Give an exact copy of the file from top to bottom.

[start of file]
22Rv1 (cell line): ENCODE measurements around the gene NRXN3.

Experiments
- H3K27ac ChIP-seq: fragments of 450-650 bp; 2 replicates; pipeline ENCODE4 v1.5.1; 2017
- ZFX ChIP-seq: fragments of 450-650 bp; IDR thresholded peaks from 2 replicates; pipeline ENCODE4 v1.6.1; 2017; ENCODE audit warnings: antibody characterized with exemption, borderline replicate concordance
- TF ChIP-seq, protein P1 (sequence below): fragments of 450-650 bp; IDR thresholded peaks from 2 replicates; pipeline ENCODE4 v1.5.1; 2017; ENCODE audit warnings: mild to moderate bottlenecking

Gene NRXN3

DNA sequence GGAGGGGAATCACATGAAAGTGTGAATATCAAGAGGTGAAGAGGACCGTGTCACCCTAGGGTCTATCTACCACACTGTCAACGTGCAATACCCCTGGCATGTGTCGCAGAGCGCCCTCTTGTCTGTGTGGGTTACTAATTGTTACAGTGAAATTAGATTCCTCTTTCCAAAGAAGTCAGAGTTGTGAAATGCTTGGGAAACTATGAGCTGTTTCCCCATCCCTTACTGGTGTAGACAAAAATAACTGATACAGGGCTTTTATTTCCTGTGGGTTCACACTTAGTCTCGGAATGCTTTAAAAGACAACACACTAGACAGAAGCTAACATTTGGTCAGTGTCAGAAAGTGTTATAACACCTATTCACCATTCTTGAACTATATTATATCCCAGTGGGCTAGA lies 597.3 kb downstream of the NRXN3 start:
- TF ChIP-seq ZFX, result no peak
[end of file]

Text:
22Rv1 (cell line): ENCODE measurements around the gene NRXN3.

Experiments
- H3K27ac ChIP-seq: fragments of 450-650 bp; 2 replicates; pipeline ENCODE4 v1.5.1; 2017
- ZFX ChIP-seq: fragments of 450-650 bp; IDR thresholded peaks from 2 replicates; pipeline ENCODE4 v1.6.1; 2017; ENCODE audit warnings: antibody characterized with exemption, borderline replicate concordance
- TF ChIP-seq, protein P1 (sequence below): fragments of 450-650 bp; IDR thresholded peaks from 2 replicates; pipeline ENCODE4 v1.5.1; 2017; ENCODE audit warnings: mild to moderate bottlenecking

Gene NRXN3

DNA sequence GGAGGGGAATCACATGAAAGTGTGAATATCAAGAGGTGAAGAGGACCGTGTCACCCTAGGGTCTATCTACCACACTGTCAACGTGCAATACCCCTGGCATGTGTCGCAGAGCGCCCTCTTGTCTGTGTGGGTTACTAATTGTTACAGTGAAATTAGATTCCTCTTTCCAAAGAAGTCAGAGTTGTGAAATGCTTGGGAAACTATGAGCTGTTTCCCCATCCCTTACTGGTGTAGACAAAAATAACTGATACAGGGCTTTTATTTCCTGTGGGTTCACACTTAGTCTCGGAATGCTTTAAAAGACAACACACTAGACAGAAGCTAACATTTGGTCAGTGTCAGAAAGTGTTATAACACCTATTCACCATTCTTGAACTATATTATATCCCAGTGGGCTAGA lies 597.3 kb downstream of the NRXN3 start:
- TF ChIP-seq ZFX, result no peak